Every now and then, I’ll read something about a couple’s marriage that talks about how dedicated they are to each other because they remember a time when it was just the two of them against the world.
“Before they existed it was the two of us,” reads one such piece. “We were the beginning. We kicked this whole party off. Then these beautiful children came along.”
When I read articles where couples vehemently talk about the importance of preserving the “us” that created the “them,” I wonder a bit about my own marriage. Before there was really even an “us,” there was the baby that made us a family.
Before we were married, before we became parents, my then-boyfriend and I would talk about what our future would look like. We’d make pancakes and lounge about in our birthday suits all day. We’d eat ice cream in bed and watch movies all night. We’d build a foundation that would last a lifetime.
And then life happened, quite literally. As I rounded the corner on my senior year of college, I was throwing up in the parking lot as I picked out my wedding dress and sending out wedding thank you cards as I set up the nursery. Life instantly went into fast forward. Marriage and kids and jobs and adulthood kind of fell into what I now realize were our super young laps. I was freaking 21 years old when we got married, newly 22 when I pushed our first daughter out into the world, and honestly … I had no idea what I was doing. I kind of jumped in for the ride, hung on tight, and hoped I didn’t crash.
So when I hear about other couples who did things the “right” way — as husband and wife or dedicated partners before welcoming kids into the chaos, I wonder if some vital piece of the puzzle is missing for us.
Because when things get tough, I don’t have those warm fuzzy memories to fall back on. I don’t have that romantic movie flashback of my man winning me a giant stuffed animal at the fair to fondly remember when I want to stuff my husband’s carelessly discarded sock down his throat. I can’t recall how good we were together before children aged us 10,000 years in a day because we never had that time together.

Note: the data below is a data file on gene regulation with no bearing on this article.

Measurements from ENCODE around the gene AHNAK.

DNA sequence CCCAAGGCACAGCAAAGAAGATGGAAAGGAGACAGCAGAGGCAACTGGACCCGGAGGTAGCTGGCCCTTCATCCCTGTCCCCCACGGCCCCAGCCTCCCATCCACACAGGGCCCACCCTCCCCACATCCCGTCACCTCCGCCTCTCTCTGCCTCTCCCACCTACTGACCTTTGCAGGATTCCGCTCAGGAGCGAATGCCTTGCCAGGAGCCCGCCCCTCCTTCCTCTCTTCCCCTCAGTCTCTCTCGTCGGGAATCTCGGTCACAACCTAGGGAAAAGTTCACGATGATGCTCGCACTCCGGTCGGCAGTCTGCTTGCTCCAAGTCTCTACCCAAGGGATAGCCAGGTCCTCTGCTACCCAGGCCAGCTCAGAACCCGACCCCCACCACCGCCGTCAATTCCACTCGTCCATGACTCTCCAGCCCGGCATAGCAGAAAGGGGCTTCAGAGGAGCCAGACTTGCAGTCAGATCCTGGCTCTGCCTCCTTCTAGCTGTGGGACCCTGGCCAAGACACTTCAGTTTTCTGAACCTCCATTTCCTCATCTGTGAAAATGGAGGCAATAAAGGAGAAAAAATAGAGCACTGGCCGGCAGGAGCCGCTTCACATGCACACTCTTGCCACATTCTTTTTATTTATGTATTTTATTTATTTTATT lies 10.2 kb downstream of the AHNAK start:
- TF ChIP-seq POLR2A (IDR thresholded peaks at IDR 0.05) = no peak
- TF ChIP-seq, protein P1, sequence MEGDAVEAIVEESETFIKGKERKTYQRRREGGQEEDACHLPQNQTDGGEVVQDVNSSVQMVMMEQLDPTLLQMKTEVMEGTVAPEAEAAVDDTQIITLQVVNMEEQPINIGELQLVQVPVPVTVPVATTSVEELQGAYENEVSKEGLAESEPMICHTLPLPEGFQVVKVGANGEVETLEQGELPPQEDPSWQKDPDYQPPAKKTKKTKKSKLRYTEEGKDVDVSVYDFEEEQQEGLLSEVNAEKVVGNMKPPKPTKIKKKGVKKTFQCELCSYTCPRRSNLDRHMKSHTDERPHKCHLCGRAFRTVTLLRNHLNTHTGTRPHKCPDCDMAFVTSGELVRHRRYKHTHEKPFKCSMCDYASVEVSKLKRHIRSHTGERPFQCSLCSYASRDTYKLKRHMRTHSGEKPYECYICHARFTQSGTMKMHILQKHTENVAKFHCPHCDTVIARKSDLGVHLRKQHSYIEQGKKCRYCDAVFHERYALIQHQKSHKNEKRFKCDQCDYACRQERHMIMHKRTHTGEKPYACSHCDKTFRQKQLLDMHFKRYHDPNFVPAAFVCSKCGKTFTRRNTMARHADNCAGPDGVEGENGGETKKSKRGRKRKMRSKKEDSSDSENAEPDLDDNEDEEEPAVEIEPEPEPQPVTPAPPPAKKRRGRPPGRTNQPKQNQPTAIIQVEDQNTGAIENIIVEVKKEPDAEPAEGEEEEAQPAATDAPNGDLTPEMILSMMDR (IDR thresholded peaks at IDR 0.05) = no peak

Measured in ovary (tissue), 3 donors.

I’m not lamenting the fact that life happened the way it did, on the contrary. I feel utterly and completely grateful that we were able to have a family on the timeline that we did. All I’m saying is that I know I can’t be alone in this weird space of wondering where our relationship fits in. Because the truth is, we fundamentally changed as people the second we became parents — and before we were wed together for all of our days.
I wonder if we would have been better parents had we had that time together first. I question whether our marriage would have been stronger. Would I have gone into this whole business of life feeling a little more grounded and a little less like floundering mess?
We were never “us” before we were three, then four, and then six. In many ways, it has been hard. We’ve had to carve out time for each other in the nooks and crannies of intensive parenting. We’ve had to come face to face with the fact that we are not the same people we were back then. We’ve clung to a lifeboat when it felt like we were drowning, without any real memory of what it was like to swim. We’ve built a masterpiece on a shaky foundation and hoped against hope that the patches we slapped on would hold strong.
It may not have been the ideal way to start a journey into marriage and parenting, but it has been our way. We may not have a foundation to fall back on when the going gets tough, but we do have the future to look forward to — together.